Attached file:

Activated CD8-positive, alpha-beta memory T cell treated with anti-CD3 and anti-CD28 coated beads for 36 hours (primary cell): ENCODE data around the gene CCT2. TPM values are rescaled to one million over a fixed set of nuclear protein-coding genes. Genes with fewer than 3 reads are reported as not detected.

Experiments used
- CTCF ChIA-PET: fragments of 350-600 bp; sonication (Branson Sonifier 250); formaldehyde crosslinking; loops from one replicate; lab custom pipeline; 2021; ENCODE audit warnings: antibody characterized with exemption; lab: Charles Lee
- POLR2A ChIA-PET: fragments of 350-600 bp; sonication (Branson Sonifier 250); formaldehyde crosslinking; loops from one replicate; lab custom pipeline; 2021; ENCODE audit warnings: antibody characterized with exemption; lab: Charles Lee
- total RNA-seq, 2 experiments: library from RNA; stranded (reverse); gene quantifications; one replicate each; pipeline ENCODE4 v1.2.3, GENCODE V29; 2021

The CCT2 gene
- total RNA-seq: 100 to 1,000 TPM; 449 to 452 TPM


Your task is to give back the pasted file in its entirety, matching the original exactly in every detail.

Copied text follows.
Activated CD8-positive, alpha-beta memory T cell treated with anti-CD3 and anti-CD28 coated beads for 36 hours (primary cell): ENCODE data around the gene CCT2. TPM values are rescaled to one million over a fixed set of nuclear protein-coding genes. Genes with fewer than 3 reads are reported as not detected.

Experiments used
- CTCF ChIA-PET: fragments of 350-600 bp; sonication (Branson Sonifier 250); formaldehyde crosslinking; loops from one replicate; lab custom pipeline; 2021; ENCODE audit warnings: antibody characterized with exemption; lab: Charles Lee
- POLR2A ChIA-PET: fragments of 350-600 bp; sonication (Branson Sonifier 250); formaldehyde crosslinking; loops from one replicate; lab custom pipeline; 2021; ENCODE audit warnings: antibody characterized with exemption; lab: Charles Lee
- total RNA-seq, 2 experiments: library from RNA; stranded (reverse); gene quantifications; one replicate each; pipeline ENCODE4 v1.2.3, GENCODE V29; 2021

The CCT2 gene
- total RNA-seq: 100 to 1,000 TPM; 449 to 452 TPM